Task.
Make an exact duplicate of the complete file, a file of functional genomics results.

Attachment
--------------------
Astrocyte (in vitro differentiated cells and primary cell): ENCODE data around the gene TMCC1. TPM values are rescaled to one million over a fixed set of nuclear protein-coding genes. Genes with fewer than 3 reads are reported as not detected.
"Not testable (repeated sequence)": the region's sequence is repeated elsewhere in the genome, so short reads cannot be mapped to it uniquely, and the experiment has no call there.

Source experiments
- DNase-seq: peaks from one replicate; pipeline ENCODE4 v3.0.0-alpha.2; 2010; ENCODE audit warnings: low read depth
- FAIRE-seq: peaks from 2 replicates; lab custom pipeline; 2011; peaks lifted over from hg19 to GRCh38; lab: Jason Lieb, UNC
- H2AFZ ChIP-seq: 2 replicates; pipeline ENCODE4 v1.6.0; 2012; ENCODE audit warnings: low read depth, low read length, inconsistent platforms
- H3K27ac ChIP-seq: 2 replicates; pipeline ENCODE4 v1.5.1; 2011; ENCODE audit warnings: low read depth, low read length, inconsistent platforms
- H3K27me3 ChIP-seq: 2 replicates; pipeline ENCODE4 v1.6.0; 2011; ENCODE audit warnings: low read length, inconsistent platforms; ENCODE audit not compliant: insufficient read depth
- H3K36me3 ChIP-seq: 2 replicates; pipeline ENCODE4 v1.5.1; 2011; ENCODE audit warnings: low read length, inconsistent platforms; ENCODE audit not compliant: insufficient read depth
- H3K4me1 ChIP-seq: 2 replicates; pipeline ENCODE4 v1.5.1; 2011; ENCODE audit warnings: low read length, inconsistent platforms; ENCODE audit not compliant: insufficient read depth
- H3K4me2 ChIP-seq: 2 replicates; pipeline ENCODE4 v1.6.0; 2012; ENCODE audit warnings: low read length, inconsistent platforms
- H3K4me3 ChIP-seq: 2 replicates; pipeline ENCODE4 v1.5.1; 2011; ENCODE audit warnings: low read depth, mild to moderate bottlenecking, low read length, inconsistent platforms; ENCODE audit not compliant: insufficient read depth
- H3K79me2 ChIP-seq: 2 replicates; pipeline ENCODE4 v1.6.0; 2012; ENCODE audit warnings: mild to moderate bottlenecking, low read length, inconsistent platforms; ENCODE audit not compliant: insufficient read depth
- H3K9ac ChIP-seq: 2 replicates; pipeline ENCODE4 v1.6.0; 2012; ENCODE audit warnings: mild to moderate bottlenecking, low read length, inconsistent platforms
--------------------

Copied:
Astrocyte (in vitro differentiated cells and primary cell): ENCODE data around the gene TMCC1. TPM values are rescaled to one million over a fixed set of nuclear protein-coding genes. Genes with fewer than 3 reads are reported as not detected.
"Not testable (repeated sequence)": the region's sequence is repeated elsewhere in the genome, so short reads cannot be mapped to it uniquely, and the experiment has no call there.

Source experiments
- DNase-seq: peaks from one replicate; pipeline ENCODE4 v3.0.0-alpha.2; 2010; ENCODE audit warnings: low read depth
- FAIRE-seq: peaks from 2 replicates; lab custom pipeline; 2011; peaks lifted over from hg19 to GRCh38; lab: Jason Lieb, UNC
- H2AFZ ChIP-seq: 2 replicates; pipeline ENCODE4 v1.6.0; 2012; ENCODE audit warnings: low read depth, low read length, inconsistent platforms
- H3K27ac ChIP-seq: 2 replicates; pipeline ENCODE4 v1.5.1; 2011; ENCODE audit warnings: low read depth, low read length, inconsistent platforms
- H3K27me3 ChIP-seq: 2 replicates; pipeline ENCODE4 v1.6.0; 2011; ENCODE audit warnings: low read length, inconsistent platforms; ENCODE audit not compliant: insufficient read depth
- H3K36me3 ChIP-seq: 2 replicates; pipeline ENCODE4 v1.5.1; 2011; ENCODE audit warnings: low read length, inconsistent platforms; ENCODE audit not compliant: insufficient read depth
- H3K4me1 ChIP-seq: 2 replicates; pipeline ENCODE4 v1.5.1; 2011; ENCODE audit warnings: low read length, inconsistent platforms; ENCODE audit not compliant: insufficient read depth
- H3K4me2 ChIP-seq: 2 replicates; pipeline ENCODE4 v1.6.0; 2012; ENCODE audit warnings: low read length, inconsistent platforms
- H3K4me3 ChIP-seq: 2 replicates; pipeline ENCODE4 v1.5.1; 2011; ENCODE audit warnings: low read depth, mild to moderate bottlenecking, low read length, inconsistent platforms; ENCODE audit not compliant: insufficient read depth
- H3K79me2 ChIP-seq: 2 replicates; pipeline ENCODE4 v1.6.0; 2012; ENCODE audit warnings: mild to moderate bottlenecking, low read length, inconsistent platforms; ENCODE audit not compliant: insufficient read depth
- H3K9ac ChIP-seq: 2 replicates; pipeline ENCODE4 v1.6.0; 2012; ENCODE audit warnings: mild to moderate bottlenecking, low read length, inconsistent platforms